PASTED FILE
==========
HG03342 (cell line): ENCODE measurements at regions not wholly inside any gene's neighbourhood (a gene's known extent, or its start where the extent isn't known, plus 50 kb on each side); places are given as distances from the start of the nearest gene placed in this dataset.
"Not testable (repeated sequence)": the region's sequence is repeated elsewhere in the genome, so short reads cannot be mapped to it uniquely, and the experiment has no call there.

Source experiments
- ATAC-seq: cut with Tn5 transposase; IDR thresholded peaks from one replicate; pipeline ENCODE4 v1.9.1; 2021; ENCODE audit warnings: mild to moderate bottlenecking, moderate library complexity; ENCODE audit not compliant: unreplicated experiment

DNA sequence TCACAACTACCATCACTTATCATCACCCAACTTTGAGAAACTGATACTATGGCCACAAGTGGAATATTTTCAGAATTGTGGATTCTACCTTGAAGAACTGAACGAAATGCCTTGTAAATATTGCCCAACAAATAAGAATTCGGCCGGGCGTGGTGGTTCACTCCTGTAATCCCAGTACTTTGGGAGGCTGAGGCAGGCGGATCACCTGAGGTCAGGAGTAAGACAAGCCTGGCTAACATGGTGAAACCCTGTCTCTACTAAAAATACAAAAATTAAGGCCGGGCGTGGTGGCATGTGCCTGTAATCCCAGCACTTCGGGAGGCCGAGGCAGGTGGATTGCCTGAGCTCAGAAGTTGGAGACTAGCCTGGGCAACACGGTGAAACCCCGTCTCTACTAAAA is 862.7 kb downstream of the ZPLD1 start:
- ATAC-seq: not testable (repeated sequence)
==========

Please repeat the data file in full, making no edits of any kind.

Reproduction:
HG03342 (cell line): ENCODE measurements at regions not wholly inside any gene's neighbourhood (a gene's known extent, or its start where the extent isn't known, plus 50 kb on each side); places are given as distances from the start of the nearest gene placed in this dataset.
"Not testable (repeated sequence)": the region's sequence is repeated elsewhere in the genome, so short reads cannot be mapped to it uniquely, and the experiment has no call there.

Source experiments
- ATAC-seq: cut with Tn5 transposase; IDR thresholded peaks from one replicate; pipeline ENCODE4 v1.9.1; 2021; ENCODE audit warnings: mild to moderate bottlenecking, moderate library complexity; ENCODE audit not compliant: unreplicated experiment

DNA sequence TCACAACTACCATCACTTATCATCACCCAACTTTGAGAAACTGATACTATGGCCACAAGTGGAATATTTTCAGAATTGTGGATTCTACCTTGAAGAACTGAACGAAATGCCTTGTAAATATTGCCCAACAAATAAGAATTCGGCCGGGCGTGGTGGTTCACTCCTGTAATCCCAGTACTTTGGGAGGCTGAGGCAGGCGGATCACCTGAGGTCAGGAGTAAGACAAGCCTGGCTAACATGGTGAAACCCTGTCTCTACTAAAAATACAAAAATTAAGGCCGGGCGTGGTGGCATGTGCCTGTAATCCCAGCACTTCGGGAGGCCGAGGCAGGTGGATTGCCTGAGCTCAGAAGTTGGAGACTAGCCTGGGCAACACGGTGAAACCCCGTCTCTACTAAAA is 862.7 kb downstream of the ZPLD1 start:
- ATAC-seq: not testable (repeated sequence)